Kings Plant Barn Garden Diary
With Lynda Hallinan and Heather Tait
Kings Plant Barn Garden Diary
12 December 2012
1. Sow mesclun salad in shallow tubs - it's ready to snip for salads in as little as three weeks and you can take the tubs with you to the beach.
2. Feed tomato plants with a fruiting formula. You can use the same fertiliser on beans too.
3. Keep your compost heap moist - if it dries out completely, it will stop decomposing.
4. Protect your fruit trees! Plums tend to ripen over the holidays and if you don't net them, the only ones to enjoy them will be the birds.
5. Give yourself a pat on the back for another good year of gardening - and take lots of photos so you can see how far your garden has grown in 2012.
28 November 2012
1. Deadhead rose, trim perennials after first flowering eg lavenders and daisies
2. Insert stakes by plants likely to shoot away over summer - eg delphiniums, sunflowers, phlox, dahlias
3. Lots of mulch around the garden to make it look good and conserve the amount of watering you'll need to do
4. Harvest crops of mint, parsley and coriander before they go to seed and make delicious pesto
5. Don't remove flax flowers - the tuis are feeding on the nectar - BUT they can be used as garden stakes after Christmas
6. Spray evergreens - viburnums, rhododendrons, bergenias and cranberries for thrips.
14 November 2012
1. Get cracking in your vege patch: sow beans, salad greens, courgettes, cucumbers, corn and pumpkins. You can sow everything direct now that the soil is warm - there's no need to use trays.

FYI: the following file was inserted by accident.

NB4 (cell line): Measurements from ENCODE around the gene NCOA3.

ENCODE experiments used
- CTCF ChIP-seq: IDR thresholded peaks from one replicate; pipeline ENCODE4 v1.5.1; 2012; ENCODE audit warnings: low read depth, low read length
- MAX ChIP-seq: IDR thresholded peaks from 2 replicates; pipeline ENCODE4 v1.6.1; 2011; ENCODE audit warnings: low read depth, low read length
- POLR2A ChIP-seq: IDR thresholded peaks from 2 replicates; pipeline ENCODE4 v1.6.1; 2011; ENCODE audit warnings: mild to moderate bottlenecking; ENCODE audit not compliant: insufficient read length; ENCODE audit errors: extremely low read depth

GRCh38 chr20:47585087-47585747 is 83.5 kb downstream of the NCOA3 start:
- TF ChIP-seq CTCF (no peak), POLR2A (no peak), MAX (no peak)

2. Feed tomato plants with a general liquid fertiliser. When the first flowers start forming, make sure you swap to a fruit fertiliser.
3. Feed your lawn to keep it lush and green in summer. Use a fertiliser that's high in nitrogen.
4. If all your spring bulbs have finished flowering and are looking shabby, resist the urge to cut them back or tie the yellowing foliage in knots. Let them die down naturally as the leaves might look bad but they'll still be feeding the bulbs for next year's display.
5. If you've got gaps in your flower beds, fill them with potted colour - these flowering annuals will keep going strong until Christmas.
31 October 2012
1. If your stonefruit trees are riddled with leaf curl, it's too late to spray with copper as it burns off the foliage. Pick off the worst leaves and burn or dispose of in a black plastic bag. You can spray with a fungicide such as Greengard or Bravo.
2. Get sowing! Sow beans, peas and salad greens for summer.
3. Make sure your tomatoes, dahlias, lilies, gladioli and new fruit trees are firmly staked. High winds can cause havoc in spring gardens and it's such a shame to lose precious plants.
4. Give your lawn some TLC. Fertilise with nitrogen-rich lawn foods, apply weed & feed formulations or dig out daisies and dandelions by hand and sow fresh seed in the gaps.
5. Feed and mulch your roses to keep them healthy and nourished during the blooming season.
17 October 2012
1. Feed your fruit trees. Give each tree a scoop of fruit tree fertiliser and water it in well.
2. Tidy up perennial borders. Cut off the old flowers and foliage of hellebores and any summer-flowering perennials that didn't die back completely last season - they'll respond with fresh new growth.
3. Refresh potted plants. Aim to replace about a third of the potting mix in your containers with fresh mix, and add a scoop of general fertiliser to replace nutrients lost to winter rains.
4. Pick asparagus daily to keep your crop coming. If you don't keep snipping it, you'll end up with spears as long as your arm.
5. Take "before" photos of your vege patch. It's always nice to look back at the end of the season and see how much you've achieved.
3 October 2012
1. Sow zucchini, pumpkins and melons in individual pots in a glasshouse or under a plastic cloche. Don't sow direct yet - the soil's not quite warm enough yet.